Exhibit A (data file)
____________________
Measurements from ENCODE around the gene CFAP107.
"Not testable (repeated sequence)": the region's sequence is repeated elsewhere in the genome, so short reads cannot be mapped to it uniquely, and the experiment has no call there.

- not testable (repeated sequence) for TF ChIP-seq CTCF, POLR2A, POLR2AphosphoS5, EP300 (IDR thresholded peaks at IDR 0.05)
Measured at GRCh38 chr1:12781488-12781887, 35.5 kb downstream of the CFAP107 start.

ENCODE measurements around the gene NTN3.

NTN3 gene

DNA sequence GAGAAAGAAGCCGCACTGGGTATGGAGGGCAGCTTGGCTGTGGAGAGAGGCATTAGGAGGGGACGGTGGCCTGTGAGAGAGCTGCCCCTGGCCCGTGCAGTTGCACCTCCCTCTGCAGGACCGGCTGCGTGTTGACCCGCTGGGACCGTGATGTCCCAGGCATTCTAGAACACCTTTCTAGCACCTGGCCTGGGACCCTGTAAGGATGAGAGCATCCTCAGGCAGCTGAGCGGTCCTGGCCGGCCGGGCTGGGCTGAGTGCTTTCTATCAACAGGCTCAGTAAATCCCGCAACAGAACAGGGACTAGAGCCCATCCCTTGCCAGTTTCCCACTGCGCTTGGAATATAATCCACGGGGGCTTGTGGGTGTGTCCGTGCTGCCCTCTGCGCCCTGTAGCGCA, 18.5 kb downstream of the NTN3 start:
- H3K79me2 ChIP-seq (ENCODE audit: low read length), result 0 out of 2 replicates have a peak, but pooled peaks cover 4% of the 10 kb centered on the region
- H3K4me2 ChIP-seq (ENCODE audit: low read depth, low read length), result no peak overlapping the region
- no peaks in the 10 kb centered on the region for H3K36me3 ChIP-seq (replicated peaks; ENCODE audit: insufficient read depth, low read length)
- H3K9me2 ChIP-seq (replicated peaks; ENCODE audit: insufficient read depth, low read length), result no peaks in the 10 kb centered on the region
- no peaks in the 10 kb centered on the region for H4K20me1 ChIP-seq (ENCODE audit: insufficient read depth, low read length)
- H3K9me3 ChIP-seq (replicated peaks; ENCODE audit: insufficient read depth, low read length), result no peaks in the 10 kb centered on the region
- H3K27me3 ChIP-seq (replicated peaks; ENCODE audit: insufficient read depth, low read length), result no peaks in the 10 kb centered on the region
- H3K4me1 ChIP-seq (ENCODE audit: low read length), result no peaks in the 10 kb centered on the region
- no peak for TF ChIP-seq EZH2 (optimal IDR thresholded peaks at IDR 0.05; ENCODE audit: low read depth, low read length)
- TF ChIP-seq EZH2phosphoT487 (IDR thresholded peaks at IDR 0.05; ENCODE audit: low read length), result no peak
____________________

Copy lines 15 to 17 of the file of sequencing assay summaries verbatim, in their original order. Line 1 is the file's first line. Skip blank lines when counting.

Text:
- H3K4me1 ChIP-seq (ENCODE audit: low read length), result no peaks in the 10 kb centered on the region
- no peak for TF ChIP-seq EZH2 (optimal IDR thresholded peaks at IDR 0.05; ENCODE audit: low read depth, low read length)
- TF ChIP-seq EZH2phosphoT487 (IDR thresholded peaks at IDR 0.05; ENCODE audit: low read length), result no peak